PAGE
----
Nat helps me get my shoes on because I don’t want to let go of the mattress. It takes me half an hour to get it out to the street, and I end up catching a nail in the stairwell and putting a huge tear down the middle. The door’s closed behind me. I can hear music from Ted’s unit, and the Norwegian lady downstairs is cooking.
I’m replaying the Ted stuff in my head. I’m thinking, What did I actually see? I’m thinking, Why did I end up out here? But as Dad would say, it’s not worth asking questions when all the answers are foregone.
I angle the mattress into the back and of course the trunk door gapes open. I start the car anyway, take off down the hill. I blow through a four-way stop, gun through a yellow, but slow at the next one. The streets are desolate. Outside a church, bundles of sticks are propped up where someone apparently tried to help trees grow. A homeless woman is asleep in a mummy bag on a basketball court. I throw on the hazards and keep going.
When Pharaoh went to prison, I walked forty-five minutes to his house in snow knee-deep. His parents let me sit down. After a few hours of my silence, they had to call my father to carry me out.
What had I hoped to accomplish? they asked him, as we stepped back over the threshold, outside into the world.
I braced myself, waiting for his response.
I thought of the time the seventh grade went on a field trip to the White House and a guy on the Metro put his hand up my skirt while I pretended to sleep. The time my mother slapped me in the school parking lot, once for every B on my report card, and no one watching cared.
Think think think think think, a man said on TV.
“Whatever it was, ” Dad said to them, “be glad it’s over.”
In the car he continued at my expense. “Just think,” he said. “Or can you?” He turned the radio off by punching the button.
“When are you going to quit playing the victim?” he asked me.
“When people quit hurting me,” I said.
“Ha ha,” he said.
I pinched him so hard we swerved in the street. He pulled over, cranked the parking brake, dragged me onto someone’s lawn by the collar of my coat.
I stared up into the sky while he paced and made a conference call. Your daughter, he lamented. Your sister, he said. I could’ve made a snow angel but I stayed put.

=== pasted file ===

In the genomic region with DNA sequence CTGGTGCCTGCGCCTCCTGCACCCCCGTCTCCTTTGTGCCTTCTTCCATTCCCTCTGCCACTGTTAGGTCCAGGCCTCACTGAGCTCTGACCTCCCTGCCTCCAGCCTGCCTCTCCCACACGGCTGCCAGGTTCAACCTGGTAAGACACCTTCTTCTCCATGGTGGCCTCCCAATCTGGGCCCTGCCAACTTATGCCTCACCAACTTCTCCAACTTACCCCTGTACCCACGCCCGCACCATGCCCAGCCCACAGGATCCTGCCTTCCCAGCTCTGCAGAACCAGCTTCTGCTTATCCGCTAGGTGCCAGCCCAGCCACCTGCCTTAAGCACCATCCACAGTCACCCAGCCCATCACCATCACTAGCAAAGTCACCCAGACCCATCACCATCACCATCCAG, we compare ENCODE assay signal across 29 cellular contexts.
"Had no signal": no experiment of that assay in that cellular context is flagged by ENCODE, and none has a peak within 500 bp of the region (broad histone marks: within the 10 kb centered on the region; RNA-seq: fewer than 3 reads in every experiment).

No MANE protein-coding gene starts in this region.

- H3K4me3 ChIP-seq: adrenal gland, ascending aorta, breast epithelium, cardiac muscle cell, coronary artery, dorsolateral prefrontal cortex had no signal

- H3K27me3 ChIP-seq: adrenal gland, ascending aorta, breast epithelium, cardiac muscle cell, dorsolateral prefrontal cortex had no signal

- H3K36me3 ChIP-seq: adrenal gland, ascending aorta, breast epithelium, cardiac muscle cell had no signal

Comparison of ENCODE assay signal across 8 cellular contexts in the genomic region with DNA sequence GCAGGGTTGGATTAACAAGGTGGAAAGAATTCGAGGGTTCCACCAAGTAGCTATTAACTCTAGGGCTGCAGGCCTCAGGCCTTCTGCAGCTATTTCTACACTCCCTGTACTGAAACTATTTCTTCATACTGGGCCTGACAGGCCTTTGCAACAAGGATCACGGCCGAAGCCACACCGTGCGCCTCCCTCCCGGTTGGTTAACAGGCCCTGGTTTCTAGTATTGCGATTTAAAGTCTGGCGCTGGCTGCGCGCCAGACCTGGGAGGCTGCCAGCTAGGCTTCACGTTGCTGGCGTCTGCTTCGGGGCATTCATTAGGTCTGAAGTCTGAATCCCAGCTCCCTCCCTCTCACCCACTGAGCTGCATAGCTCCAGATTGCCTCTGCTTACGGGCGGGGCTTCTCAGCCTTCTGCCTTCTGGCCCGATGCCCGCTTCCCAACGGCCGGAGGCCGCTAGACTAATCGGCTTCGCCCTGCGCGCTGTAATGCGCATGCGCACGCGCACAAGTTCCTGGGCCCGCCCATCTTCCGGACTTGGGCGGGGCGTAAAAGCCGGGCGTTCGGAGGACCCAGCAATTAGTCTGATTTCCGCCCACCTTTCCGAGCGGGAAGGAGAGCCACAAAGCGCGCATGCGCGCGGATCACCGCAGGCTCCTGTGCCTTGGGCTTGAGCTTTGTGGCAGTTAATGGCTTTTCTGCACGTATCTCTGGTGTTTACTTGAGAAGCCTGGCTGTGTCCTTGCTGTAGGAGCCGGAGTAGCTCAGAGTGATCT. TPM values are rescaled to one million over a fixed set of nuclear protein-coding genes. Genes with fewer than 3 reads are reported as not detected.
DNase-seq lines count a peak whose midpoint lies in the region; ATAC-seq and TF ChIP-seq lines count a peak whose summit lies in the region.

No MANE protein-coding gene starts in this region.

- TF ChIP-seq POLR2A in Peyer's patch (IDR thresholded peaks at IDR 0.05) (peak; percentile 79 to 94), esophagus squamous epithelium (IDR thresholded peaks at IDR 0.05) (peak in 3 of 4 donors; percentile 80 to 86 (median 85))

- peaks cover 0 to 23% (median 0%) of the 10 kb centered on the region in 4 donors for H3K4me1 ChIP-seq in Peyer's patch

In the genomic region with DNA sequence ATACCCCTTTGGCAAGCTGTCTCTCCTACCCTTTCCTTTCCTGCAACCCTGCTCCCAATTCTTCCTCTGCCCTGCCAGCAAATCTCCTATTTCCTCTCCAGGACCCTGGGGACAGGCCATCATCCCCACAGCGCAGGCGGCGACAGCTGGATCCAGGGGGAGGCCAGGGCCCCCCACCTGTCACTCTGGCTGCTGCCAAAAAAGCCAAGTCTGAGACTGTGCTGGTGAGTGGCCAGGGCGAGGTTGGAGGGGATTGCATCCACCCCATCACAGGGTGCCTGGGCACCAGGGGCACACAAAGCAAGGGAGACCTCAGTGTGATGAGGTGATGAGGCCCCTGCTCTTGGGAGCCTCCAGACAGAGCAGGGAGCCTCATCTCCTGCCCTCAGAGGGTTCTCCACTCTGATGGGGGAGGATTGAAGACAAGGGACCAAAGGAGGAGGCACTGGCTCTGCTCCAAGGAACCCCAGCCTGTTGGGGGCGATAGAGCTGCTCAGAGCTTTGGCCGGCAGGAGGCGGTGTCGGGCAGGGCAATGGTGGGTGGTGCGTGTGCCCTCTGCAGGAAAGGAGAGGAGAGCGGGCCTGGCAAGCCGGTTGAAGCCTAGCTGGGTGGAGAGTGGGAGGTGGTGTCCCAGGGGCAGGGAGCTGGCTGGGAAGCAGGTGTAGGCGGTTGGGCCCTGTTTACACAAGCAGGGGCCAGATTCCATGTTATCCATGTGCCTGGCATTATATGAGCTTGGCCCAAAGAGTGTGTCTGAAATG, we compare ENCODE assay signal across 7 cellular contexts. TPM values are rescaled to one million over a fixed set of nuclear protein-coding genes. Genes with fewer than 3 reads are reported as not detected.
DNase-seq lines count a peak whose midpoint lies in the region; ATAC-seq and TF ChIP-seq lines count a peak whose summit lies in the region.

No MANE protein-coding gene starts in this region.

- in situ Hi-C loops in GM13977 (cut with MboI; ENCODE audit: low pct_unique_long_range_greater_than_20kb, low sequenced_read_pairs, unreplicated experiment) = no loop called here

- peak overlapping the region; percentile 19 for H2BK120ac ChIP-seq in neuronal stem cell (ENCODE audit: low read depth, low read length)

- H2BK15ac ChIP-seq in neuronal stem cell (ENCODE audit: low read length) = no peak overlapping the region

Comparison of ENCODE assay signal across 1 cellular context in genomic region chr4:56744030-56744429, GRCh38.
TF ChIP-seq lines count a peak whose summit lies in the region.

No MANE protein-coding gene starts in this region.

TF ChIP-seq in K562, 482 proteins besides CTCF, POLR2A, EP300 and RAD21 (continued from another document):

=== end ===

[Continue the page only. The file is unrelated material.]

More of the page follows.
I know what Eugie thinks: I need to stop screwing up my chances, get it together. Start helping myself.
But I want her help. And because we both know that won’t be enough, I want her life. And when she refuses, I want her to feel for a minute, a fraction of what I hate myself for every day. I want her to feel like it was she who let me down.
I’m on a highway headed south and the lanes open up from two to six to eight. A hill blocks my view to the west, and for a second I imagine myself up there, tiny, breathless with exertion.
I feel my phone vibrate in my pocket.
“What do you want,” I say. Already I’m playing hard to get.
Eugie’s quiet on the other end.
“I’ll let you go,” she says. Then she hangs up before I have the chance to tell her no.
Katherine J. Lee has volunteered with the National Park Service in the historic restoration of the gardens of Alcatraz Island, and started a handmade, printed textile business in San Francisco. She is currently studying fiction at the University of Minnesota.
Eve Biddle is an artist and has worked with Philadelphia Mural Arts, Indianapolis Arts Council, LAND Studio Cleveland, Dieu Donne Papermill, and NYCares. In collaboration with her husband, Joshua Frankel, she has created over 16,000 square feet of public murals across the country. She holds an BA in Art History from Williams College. For more, visit bowieandeve.com and evebiddle.com.
Astronauts, etc. is the solo project of Anthony Ferraro, a Berkeley student who found electronic music when arthritis prevented him from pursuing a career in classical piano. His flavor of restrained, hypnotic electronic pop evokes feelings of space, isolation, and introspection. After releasing an EP in the fall of 2012, Astronauts, etc. garnered significant attention from blogs and media outlets. He plans to release an LP in August of this year. You can follow him on SoundCloud and Facebook.